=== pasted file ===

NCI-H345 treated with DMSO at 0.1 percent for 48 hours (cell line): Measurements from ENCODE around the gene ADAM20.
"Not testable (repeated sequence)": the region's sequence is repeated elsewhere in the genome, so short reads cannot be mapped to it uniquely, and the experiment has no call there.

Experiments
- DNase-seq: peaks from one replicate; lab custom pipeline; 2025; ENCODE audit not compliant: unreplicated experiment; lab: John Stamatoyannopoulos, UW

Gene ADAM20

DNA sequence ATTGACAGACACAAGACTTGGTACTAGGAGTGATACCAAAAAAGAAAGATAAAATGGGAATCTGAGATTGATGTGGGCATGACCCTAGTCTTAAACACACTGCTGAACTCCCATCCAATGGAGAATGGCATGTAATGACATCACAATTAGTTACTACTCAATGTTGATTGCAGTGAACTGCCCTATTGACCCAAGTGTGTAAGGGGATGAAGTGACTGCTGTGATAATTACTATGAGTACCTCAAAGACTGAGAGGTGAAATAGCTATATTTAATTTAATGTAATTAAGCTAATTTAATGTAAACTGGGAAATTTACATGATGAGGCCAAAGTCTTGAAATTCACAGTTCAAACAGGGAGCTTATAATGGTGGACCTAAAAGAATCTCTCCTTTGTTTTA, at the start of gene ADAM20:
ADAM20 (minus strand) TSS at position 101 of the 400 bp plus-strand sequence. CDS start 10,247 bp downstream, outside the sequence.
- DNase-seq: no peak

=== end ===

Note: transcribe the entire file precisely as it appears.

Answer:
NCI-H345 treated with DMSO at 0.1 percent for 48 hours (cell line): Measurements from ENCODE around the gene ADAM20.
"Not testable (repeated sequence)": the region's sequence is repeated elsewhere in the genome, so short reads cannot be mapped to it uniquely, and the experiment has no call there.

Experiments
- DNase-seq: peaks from one replicate; lab custom pipeline; 2025; ENCODE audit not compliant: unreplicated experiment; lab: John Stamatoyannopoulos, UW

Gene ADAM20

DNA sequence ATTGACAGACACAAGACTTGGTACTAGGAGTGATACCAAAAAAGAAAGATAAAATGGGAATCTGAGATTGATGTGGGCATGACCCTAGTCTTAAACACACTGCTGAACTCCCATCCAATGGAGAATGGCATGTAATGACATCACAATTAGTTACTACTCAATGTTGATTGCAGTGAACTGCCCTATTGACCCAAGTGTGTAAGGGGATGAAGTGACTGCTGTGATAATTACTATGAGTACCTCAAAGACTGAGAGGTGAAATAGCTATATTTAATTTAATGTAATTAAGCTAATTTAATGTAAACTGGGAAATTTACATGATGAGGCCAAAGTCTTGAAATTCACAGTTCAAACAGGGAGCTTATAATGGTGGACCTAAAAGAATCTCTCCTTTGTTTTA, at the start of gene ADAM20:
ADAM20 (minus strand) TSS at position 101 of the 400 bp plus-strand sequence. CDS start 10,247 bp downstream, outside the sequence.
- DNase-seq: no peak